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Poderi Crisci (Waiheke Island)

205 Awaawaroa Rd, Awaawaroa Bay, Waiheke Island, ph: 09-372 2148

by Sarah Wall | Cuisine issue #156 | Friday, 8 February, 2013
If you’re fond of food, you’re no doubt also familiar with the pleasure of anticipation. Whether you devote time to online perusal of a restaurant’s menu in the days preceding the event, call to mind a dish you’re eager to be reacquainted with or pester friends for “must-order” votes, savouring the promise of good food to come is a big part of the joy of dining out.

Poderi Crisci provides you with plenty of tummy-rumbling time to anticipate your meal, such is its location on Waiheke. It’s a half-hour drive from the Matiatia ferry terminal, the last few kilometres down a rattly gravel road.

Having made the journey though, you’re rewarded with the impression of being pleasantly far, far away from the city and its concerns. Poderi occupies a small valley near Awaawaroa Bay, amid expanses of fields, vineyards and hills. There are no buildings or people to be seen, save for the winery restaurant and its guests. Wandering along from the carpark you’ll pass a tractor, rosemary hedge, generous kitchen garden and a rope swing strung from a tree, waiting hopefully for children.

Napoli-born Antonio Crisci has been instrumental in developing Auckland’s Italian food scene. He opened the city’s Toto (now under other management) and today owns Parnell’s Non Solo Pizza, in addition to Poderi – his paean to Italian-style winemaking and dining.

While this is not an eatery that you’d pop into on the off-chance that they might have a table, having dutifully booked and made the effort to get there, you can cheerfully put yourself in the good hands of Crisci’s staff.

Inside the restaurant there are simple wooden chairs and tables, dark red-stained floors, flourishes of wrought iron, expanses of linen and an impressive collection of copper pans and wooden boards – all adding to the Italian farmhouse feel. Outside, tables overlook the surrounding countryside.

It’s a long-lunching, while-away-the-afternoon kind of place. The four-course Sunday lunch, where the restaurant simply serves you the kitchen’s picks that day, helpfully removes any tiresome decision-making – on other days there’s an a la carte menu to choose from, as well as a cabinet laden with salami and traditional Italian antipasti.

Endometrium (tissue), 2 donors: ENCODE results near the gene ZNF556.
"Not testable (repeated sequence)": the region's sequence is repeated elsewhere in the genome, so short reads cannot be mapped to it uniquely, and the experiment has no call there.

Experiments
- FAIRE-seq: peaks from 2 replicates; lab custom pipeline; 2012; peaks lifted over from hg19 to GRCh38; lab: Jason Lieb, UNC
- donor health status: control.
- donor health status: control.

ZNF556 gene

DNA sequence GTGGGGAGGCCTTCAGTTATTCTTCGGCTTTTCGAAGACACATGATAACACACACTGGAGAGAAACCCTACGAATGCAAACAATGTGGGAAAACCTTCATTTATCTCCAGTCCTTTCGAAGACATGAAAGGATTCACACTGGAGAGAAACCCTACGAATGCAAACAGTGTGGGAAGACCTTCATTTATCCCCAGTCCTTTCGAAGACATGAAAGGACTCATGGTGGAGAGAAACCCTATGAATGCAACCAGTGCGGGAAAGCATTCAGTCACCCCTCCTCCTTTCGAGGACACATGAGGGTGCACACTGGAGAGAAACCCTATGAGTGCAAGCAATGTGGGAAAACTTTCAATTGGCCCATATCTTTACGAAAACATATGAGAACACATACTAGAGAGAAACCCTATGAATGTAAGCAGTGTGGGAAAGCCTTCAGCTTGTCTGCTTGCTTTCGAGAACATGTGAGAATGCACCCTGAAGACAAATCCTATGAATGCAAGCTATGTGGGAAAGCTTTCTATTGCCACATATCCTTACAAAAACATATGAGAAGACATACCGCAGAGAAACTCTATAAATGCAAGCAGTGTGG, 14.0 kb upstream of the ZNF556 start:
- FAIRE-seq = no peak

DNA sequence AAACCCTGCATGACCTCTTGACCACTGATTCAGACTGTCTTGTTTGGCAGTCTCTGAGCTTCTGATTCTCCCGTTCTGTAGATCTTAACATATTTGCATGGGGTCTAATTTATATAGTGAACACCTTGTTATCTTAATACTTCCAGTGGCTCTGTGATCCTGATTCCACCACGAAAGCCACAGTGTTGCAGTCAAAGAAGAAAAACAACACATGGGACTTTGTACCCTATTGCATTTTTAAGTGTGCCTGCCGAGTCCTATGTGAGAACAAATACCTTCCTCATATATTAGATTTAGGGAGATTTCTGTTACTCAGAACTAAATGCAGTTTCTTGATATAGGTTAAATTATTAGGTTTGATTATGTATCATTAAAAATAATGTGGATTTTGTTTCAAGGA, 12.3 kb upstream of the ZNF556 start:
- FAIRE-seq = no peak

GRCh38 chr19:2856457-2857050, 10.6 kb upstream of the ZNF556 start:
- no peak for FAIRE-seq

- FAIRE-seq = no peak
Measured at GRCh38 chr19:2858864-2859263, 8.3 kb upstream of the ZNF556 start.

Our Sunday lunch begins with a selection of salami, olives, breads, grissini, Poderi’s own olive oil, chunks of pecorino and a few crostini spread with a particularly fine truffle paste. The grissini are crunchy and pleasingly buttery; the three different salami are flavourful and moist; the chewy-yet-light breads perfect for mopping up the peppery olive oil. Unfortunately, our table of six received just two of the cherished crostini; only my greedy haste ensured that I was able to sample the wonderfully rich, earthy truffle paste.

A range of contorni appeared next, on this visit offering piles of braised broccoli with sweet sultanas and toasted pine nuts; silky-smooth and sweet panfried capsicums; and dark, succulent mushrooms.

Secondi platters of perfectly tender, light gnocchi nestled in an asparagus puree, topped with wafer-thin slivers of asparagus, zingy roast cherry tomatoes and flakes of toasted almond, with dabs of tomato sauce adding extra tang. Each bite encompassed all that you hope for from Italian food – generous, flavourful and comforting.

Poderi is, of course, a winery as well as a restaurant, and the fruit for all its wines are grown on-site. Offerings include pinot grigio, chardonnay, merlot and merlot blends, as well as a citrus liqueur and a digestif. There’s also Poderi Crisci Ombra – a pleasant sparkling rosé that our friendly waiter tells us is “a tradition with Sunday lunch”.

A main dish of chargrilled beef with leek and garlic truffle cream, roast vine tomatoes, spinach, red wine jus and a confit potato fan continued the theme of generosity and simple ingredients cooked well. The thin slices of beef were perfectly medium-rare and melt-in-the-mouth tender, offset by the light, creamy sauce and vibrant vegetables.

Dessert was the only slightly disappointing note in the line-up – passionfruit panna cottas with blood orange, strawberries and mango coulis were refreshing but a little too grainy – not quite as smooth and unctuous as an ideal rendition should be.

Poderi Crisci suggests you allow from 12.30pm-4.30pm for its Sunday lunch, in order to fully relax and enjoy il pranzo. You can opt to shorten that period if the demands of the outside world intervene, but if you can, opt to linger and savour the Italian countryside ambience – every bit as enjoyable as promised by that heady sense
of anticipation.

Poderi Crisci
205 Awaawaroa Rd,
Awaawaroa Bay, Waiheke Island,
ph: 09-372 2148,
Dec-Jan lunch & dinner 7 days;
Feb-Nov lunch Wed-Sun; dinner Wed-Sat, bookings essential
Pasta $21.50, mains $32.50-$33.50;
Sunday lunch $65


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